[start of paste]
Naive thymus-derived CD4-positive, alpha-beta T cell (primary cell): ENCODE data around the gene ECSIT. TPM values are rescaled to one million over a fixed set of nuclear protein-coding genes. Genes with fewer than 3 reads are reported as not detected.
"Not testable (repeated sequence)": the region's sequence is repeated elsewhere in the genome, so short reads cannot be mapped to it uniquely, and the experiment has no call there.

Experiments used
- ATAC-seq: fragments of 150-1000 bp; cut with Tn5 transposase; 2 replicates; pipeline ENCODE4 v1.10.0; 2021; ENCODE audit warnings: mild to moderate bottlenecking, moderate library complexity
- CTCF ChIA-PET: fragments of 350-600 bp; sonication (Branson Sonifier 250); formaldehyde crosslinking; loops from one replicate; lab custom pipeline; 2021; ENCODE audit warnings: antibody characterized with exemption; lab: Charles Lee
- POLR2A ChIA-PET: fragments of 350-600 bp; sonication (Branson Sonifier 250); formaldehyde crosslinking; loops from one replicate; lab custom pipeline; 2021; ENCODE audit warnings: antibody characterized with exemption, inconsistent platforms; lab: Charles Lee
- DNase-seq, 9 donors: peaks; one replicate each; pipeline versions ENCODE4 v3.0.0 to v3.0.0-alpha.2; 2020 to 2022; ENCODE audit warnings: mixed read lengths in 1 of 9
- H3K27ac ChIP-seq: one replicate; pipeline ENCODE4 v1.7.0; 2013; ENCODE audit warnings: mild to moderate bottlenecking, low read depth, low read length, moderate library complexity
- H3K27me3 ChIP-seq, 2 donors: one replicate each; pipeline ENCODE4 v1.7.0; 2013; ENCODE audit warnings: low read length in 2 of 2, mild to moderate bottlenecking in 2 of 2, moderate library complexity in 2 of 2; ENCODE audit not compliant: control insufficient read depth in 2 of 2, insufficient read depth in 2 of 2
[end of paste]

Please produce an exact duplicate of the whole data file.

Naive thymus-derived CD4-positive, alpha-beta T cell (primary cell): ENCODE data around the gene ECSIT. TPM values are rescaled to one million over a fixed set of nuclear protein-coding genes. Genes with fewer than 3 reads are reported as not detected.
"Not testable (repeated sequence)": the region's sequence is repeated elsewhere in the genome, so short reads cannot be mapped to it uniquely, and the experiment has no call there.

Experiments used
- ATAC-seq: fragments of 150-1000 bp; cut with Tn5 transposase; 2 replicates; pipeline ENCODE4 v1.10.0; 2021; ENCODE audit warnings: mild to moderate bottlenecking, moderate library complexity
- CTCF ChIA-PET: fragments of 350-600 bp; sonication (Branson Sonifier 250); formaldehyde crosslinking; loops from one replicate; lab custom pipeline; 2021; ENCODE audit warnings: antibody characterized with exemption; lab: Charles Lee
- POLR2A ChIA-PET: fragments of 350-600 bp; sonication (Branson Sonifier 250); formaldehyde crosslinking; loops from one replicate; lab custom pipeline; 2021; ENCODE audit warnings: antibody characterized with exemption, inconsistent platforms; lab: Charles Lee
- DNase-seq, 9 donors: peaks; one replicate each; pipeline versions ENCODE4 v3.0.0 to v3.0.0-alpha.2; 2020 to 2022; ENCODE audit warnings: mixed read lengths in 1 of 9
- H3K27ac ChIP-seq: one replicate; pipeline ENCODE4 v1.7.0; 2013; ENCODE audit warnings: mild to moderate bottlenecking, low read depth, low read length, moderate library complexity
- H3K27me3 ChIP-seq, 2 donors: one replicate each; pipeline ENCODE4 v1.7.0; 2013; ENCODE audit warnings: low read length in 2 of 2, mild to moderate bottlenecking in 2 of 2, moderate library complexity in 2 of 2; ENCODE audit not compliant: control insufficient read depth in 2 of 2, insufficient read depth in 2 of 2